If that's the case, I'm not sure if I should bothe...
# development
If that's the case, I'm not sure if I should bother plumbing it to Coursier. Letting Coursier use its default global cache (
) seems equally safe but with hypothetically better cache hits--unless I'm missing something here
The issue here is remote caching. If you use the results of the coursier resolve in a subsequent Process you'll need to either stuff all the jars into LMDB or else record relative paths to the jars from the sandbox root. You can only do the latter with a named_cache unless you copy jars into the Process chroot.
We do not have a test harness for remote cache effects, but an OSS one exists and we hear about problems eventually. Just a sec for links. This caught a bug I introduced by storing an absolute path in a script save in a Process chroot.
The 1st implementation of Pants v2 Python support used ~/.pex though and it mostly works. So you could cheat for a while to start to get PRs landing and things more incremental.
OK, I think I was vaguely aware of this issue when I started on the Coursier work and went straight to the answer you started with: my remote invocation of Coursier has a wrapper script that snags all of the downloaded artifacts into the Process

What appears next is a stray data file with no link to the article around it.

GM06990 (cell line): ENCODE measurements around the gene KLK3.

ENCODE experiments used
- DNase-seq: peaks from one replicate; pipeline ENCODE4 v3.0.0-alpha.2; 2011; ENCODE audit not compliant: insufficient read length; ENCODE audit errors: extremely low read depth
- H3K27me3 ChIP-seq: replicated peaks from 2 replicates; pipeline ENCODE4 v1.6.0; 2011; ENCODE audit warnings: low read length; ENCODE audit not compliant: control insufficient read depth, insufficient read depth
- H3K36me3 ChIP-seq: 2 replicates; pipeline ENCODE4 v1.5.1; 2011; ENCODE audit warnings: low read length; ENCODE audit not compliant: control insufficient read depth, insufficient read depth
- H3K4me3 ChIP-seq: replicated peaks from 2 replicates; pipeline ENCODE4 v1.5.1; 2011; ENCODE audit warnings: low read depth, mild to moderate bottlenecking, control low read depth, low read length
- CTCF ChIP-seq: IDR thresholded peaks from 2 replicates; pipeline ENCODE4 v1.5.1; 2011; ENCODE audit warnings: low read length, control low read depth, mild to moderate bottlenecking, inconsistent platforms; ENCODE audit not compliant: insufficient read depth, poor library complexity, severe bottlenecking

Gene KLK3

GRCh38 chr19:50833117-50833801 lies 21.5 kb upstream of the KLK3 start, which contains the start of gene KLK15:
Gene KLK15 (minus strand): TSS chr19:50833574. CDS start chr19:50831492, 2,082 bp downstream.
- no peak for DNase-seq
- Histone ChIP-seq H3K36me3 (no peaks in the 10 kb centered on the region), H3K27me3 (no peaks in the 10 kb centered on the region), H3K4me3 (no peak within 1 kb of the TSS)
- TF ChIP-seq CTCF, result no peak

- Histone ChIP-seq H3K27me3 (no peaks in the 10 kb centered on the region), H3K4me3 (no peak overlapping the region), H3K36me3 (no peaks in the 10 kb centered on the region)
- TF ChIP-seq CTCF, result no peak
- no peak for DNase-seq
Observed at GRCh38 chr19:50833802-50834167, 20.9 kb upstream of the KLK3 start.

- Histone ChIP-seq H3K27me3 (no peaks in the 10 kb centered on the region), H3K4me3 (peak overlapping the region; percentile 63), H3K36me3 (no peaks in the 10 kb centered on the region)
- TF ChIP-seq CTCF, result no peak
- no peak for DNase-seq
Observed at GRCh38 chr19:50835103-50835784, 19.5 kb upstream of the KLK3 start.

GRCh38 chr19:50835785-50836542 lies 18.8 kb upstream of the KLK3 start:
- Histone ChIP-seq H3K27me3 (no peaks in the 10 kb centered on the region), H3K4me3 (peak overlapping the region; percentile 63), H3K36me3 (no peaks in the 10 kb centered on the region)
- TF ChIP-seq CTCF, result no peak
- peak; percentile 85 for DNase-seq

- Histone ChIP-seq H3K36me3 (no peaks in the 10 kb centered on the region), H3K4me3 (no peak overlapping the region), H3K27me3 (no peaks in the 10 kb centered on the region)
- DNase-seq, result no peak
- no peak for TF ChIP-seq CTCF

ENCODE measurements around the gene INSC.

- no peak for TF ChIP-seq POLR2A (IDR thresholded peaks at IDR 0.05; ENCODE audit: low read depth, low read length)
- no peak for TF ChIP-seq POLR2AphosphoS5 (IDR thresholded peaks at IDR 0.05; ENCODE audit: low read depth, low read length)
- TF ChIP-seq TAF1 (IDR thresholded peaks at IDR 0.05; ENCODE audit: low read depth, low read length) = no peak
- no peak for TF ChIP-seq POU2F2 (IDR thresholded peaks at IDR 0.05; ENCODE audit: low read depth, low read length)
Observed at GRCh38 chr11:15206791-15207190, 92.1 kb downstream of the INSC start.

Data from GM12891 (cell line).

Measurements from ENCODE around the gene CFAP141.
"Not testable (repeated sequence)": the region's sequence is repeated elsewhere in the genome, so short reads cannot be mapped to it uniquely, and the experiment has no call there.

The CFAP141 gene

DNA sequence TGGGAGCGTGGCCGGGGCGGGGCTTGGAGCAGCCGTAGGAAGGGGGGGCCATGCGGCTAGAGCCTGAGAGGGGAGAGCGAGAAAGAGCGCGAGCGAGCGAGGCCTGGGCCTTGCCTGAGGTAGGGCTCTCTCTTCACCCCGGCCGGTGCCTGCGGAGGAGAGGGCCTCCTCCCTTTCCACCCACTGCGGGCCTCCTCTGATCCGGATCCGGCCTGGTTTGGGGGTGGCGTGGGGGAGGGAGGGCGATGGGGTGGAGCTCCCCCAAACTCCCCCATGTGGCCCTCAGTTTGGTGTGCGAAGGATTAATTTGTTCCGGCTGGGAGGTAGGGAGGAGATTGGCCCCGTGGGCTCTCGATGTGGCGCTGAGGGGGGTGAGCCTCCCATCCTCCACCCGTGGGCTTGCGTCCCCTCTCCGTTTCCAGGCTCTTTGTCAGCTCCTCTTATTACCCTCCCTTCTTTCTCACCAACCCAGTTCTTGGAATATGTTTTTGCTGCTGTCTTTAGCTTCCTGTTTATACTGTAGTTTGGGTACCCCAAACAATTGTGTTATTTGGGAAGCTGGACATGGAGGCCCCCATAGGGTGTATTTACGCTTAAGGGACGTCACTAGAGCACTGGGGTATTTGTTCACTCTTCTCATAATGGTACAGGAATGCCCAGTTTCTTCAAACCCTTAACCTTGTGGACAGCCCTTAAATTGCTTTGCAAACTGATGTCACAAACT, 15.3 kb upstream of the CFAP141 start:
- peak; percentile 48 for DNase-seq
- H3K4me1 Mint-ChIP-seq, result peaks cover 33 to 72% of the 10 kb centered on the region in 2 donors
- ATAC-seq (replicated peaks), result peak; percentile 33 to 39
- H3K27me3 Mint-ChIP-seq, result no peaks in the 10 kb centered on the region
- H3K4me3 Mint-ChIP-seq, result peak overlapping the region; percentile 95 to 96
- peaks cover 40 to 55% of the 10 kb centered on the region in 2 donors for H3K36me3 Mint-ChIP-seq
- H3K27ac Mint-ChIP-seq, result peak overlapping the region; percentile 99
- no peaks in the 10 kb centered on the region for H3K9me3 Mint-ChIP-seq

, and all later uses of those artifacts are in terms of Pants
and related engine filesystem APIs
Basically, the global Coursier cache will allow some invocations of Coursier to go faster, but nothing on the pants side depends on Coursier having been run on the same machine as whatever later invocation consumes the fetched artifacts
OK. You should be good to go then. I know I found Pex was way slower this way. To be fair I was storing the whole pex cache in lmdb, but it cost ~500ms per chroot materialization to do so.
So an interesting spelunk down the road would be to see if named_caches buys any perf gain of interest.
Doing it like you're doing it though is ideally the fastest path ging forward though because its a much simpler story with remote execution and caching. Right now no re-exec server supports named_caches for example.
Yeah, it seems like at worst I'm duplicating the union of all workers' global Coursier caches into lmdb, but in exchange I'm getting a very clean data model and very clear hermeticity guarantees
And my hunch is that in environments with warm caches, this will end up being about as fast as you can get
Yup - nice to start there and only get sirty if you need to later.